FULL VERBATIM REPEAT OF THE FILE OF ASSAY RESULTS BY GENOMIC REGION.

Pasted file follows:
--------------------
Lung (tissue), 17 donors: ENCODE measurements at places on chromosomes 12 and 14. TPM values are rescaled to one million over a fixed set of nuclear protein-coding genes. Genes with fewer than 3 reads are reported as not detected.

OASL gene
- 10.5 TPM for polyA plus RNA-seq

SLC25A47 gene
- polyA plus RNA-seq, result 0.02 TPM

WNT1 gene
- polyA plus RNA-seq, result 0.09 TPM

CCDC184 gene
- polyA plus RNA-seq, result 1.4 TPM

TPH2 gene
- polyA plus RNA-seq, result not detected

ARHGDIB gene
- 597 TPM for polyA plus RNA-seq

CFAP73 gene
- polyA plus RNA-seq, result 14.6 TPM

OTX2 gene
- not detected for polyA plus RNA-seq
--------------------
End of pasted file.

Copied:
Lung (tissue), 17 donors: ENCODE measurements at places on chromosomes 12 and 14. TPM values are rescaled to one million over a fixed set of nuclear protein-coding genes. Genes with fewer than 3 reads are reported as not detected.

OASL gene
- 10.5 TPM for polyA plus RNA-seq

SLC25A47 gene
- polyA plus RNA-seq, result 0.02 TPM

WNT1 gene
- polyA plus RNA-seq, result 0.09 TPM

CCDC184 gene
- polyA plus RNA-seq, result 1.4 TPM

TPH2 gene
- polyA plus RNA-seq, result not detected

ARHGDIB gene
- 597 TPM for polyA plus RNA-seq

CFAP73 gene
- polyA plus RNA-seq, result 14.6 TPM

OTX2 gene
- not detected for polyA plus RNA-seq